Mamatha Maben Photo Courtesy: Mamatha Maben's Facebook profile
Mamatha Maben Photo Courtesy: Mamatha Maben’s Facebook profile

Despite her topsy-turvy career, Mamatha Maben, born November 15, 1970, had as much impact on women’s cricket in India as almost anyone. Her contribution to the game in her last two years had helped India Women gain near-unprecedented recognition. Although cricket left her side on many occasions, Mamatha always found her way back to the sport, on the field or with the pen. In an interaction with Shruti Hariharan, Mamatha speaks about her hurdles, her love for cricket, the China-Bangladesh connections and her bond with the Indian Eves.

Discarded after one failure, Mamatha had been out of the international side for over eight years. The chance came when England Women toured India in 2001-02. India beat England 4-0. Much of the success in the first two ODIs was credited to their bowlers — Neetu David and Jhulan Goswami.

Mamatha did not get to bat in the first two matches. In the third she brought her charismatic batting to display. She had to wait for two matches to get an opportunity to prove, but it was worth it.

When Mamatha entered the crease, India were struggling at 116 for 4. The top-order had collapsed. Mithali Raj, already being hailed as the next great thing in Indian cricket, was also back in the hut. It was up to Mamatha and Arundhati Kirkire to steady ship in the final 10 overs. “We got some 80 runs in the death overs. In the process I got my fifty and we also bowled well. Ultimately we won the match. So that comeback was good for me,” recalled a relieved Mamatha to CricketCountry.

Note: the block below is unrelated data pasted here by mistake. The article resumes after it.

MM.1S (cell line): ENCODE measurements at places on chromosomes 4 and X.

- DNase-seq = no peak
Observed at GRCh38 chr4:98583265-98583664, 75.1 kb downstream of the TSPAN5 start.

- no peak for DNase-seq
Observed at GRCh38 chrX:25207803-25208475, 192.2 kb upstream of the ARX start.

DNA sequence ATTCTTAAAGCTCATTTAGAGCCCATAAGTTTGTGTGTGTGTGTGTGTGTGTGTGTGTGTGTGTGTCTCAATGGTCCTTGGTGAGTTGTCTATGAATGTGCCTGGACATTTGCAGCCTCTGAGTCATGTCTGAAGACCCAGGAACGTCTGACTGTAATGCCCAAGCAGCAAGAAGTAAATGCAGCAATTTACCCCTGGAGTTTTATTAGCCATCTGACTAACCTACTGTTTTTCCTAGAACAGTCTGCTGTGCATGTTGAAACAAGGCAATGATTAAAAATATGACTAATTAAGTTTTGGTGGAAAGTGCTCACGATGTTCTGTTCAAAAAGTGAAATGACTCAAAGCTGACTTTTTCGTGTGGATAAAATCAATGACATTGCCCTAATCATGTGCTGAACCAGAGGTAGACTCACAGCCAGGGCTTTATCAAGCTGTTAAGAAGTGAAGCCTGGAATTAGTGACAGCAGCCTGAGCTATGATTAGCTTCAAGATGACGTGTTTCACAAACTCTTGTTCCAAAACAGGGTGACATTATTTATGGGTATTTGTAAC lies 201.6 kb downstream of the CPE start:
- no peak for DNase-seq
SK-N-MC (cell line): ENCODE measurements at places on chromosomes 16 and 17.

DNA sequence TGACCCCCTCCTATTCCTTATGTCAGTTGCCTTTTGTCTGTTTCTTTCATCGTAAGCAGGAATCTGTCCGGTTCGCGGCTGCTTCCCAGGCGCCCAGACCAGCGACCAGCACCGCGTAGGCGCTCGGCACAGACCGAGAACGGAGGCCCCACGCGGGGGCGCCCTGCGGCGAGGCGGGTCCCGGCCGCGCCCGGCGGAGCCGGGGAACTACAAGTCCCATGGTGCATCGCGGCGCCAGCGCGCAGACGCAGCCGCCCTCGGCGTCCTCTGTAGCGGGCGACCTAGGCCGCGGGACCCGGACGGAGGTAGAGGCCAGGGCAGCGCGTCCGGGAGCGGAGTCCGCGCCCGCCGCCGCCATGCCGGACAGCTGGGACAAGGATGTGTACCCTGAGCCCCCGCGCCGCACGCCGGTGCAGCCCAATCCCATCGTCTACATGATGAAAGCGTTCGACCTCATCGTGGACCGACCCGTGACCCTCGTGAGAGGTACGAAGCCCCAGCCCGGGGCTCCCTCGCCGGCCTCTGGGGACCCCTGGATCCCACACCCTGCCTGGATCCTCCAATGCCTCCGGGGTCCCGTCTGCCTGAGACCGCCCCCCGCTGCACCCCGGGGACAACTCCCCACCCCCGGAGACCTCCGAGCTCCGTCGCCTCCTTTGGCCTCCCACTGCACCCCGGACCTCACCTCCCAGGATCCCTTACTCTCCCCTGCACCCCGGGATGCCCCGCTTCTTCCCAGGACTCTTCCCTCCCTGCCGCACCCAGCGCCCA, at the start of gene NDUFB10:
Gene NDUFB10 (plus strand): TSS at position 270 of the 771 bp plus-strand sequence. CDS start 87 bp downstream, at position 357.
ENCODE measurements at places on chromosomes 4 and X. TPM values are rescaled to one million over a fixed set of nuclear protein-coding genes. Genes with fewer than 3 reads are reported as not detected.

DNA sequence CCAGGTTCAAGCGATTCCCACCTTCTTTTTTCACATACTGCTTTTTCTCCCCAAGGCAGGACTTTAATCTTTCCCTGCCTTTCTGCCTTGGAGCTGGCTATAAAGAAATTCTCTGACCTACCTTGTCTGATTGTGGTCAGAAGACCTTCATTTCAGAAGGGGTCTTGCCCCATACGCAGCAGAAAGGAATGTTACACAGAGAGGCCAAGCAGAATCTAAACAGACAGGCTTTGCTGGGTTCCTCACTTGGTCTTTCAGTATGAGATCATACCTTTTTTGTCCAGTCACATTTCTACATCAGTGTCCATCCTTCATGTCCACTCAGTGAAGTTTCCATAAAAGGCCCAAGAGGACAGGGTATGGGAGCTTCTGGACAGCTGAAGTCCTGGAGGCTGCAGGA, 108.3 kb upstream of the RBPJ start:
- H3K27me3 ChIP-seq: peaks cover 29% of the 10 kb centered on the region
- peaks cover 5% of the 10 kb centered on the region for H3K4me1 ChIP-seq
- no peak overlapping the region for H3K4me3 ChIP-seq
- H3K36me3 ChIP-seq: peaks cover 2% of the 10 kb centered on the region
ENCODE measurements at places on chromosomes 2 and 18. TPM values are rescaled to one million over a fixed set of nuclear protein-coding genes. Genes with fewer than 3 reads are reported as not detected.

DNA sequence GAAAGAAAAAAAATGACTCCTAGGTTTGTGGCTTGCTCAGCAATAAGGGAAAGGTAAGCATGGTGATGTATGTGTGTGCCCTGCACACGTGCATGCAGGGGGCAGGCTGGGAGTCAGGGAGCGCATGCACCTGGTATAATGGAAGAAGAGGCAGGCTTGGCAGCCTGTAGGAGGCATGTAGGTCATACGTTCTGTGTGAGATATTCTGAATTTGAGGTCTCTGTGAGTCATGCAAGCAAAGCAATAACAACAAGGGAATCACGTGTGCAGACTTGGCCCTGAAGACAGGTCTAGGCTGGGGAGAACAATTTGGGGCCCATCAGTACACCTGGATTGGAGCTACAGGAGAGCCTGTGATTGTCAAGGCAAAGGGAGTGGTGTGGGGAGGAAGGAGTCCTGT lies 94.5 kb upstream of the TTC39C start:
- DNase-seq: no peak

That broke the shackles. Mamatha would have no further doubts in the illustrious careers that followed.

New kid on the block

The mid-1970s had witnessed the first batch of rise of Indian female cricketers. The early days featured some cricket (despite limited aid from the board), with Doordarshan televising some matches following intervention from Indira Gandhi.

However, it was really the 1983 World Cup triumph that tilted the scales for the sport in India. Cricket caught Mamatha’s imagination as well. She followed every ball that was there for watching.

Mamatha receives one-time benefit from her idol Ravi Shastri Photo Courtesy: Mamatha Maben's Facebook Page
Mamatha receives one-time benefit from her idol Ravi Shastri Photo Courtesy: Mamatha Maben’s Facebook Page